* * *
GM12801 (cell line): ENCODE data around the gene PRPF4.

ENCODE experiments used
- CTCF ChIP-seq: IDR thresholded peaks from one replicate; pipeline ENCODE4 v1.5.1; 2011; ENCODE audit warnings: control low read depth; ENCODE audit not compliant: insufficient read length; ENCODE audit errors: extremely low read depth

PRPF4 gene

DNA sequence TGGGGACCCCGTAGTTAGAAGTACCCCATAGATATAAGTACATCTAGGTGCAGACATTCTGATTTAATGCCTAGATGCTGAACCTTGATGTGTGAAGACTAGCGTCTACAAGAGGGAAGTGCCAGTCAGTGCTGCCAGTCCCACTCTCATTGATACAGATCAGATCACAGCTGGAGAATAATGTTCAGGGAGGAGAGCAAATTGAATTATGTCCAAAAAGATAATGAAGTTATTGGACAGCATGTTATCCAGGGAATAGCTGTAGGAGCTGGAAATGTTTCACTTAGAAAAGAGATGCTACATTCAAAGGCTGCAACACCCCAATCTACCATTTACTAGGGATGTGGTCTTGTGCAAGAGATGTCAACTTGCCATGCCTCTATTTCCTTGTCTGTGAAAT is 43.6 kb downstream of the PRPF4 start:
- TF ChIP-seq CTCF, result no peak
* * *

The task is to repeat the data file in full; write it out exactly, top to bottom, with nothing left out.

GM12801 (cell line): ENCODE data around the gene PRPF4.

ENCODE experiments used
- CTCF ChIP-seq: IDR thresholded peaks from one replicate; pipeline ENCODE4 v1.5.1; 2011; ENCODE audit warnings: control low read depth; ENCODE audit not compliant: insufficient read length; ENCODE audit errors: extremely low read depth

PRPF4 gene

DNA sequence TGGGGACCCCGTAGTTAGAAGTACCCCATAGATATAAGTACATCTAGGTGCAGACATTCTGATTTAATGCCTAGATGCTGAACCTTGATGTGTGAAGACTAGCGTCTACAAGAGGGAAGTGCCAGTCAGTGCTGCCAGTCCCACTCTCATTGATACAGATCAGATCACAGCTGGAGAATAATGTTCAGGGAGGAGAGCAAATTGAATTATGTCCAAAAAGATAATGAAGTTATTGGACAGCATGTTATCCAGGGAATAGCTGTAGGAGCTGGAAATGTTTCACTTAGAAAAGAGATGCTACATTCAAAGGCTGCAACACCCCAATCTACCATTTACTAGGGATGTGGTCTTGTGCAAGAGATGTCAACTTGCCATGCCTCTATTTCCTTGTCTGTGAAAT is 43.6 kb downstream of the PRPF4 start:
- TF ChIP-seq CTCF, result no peak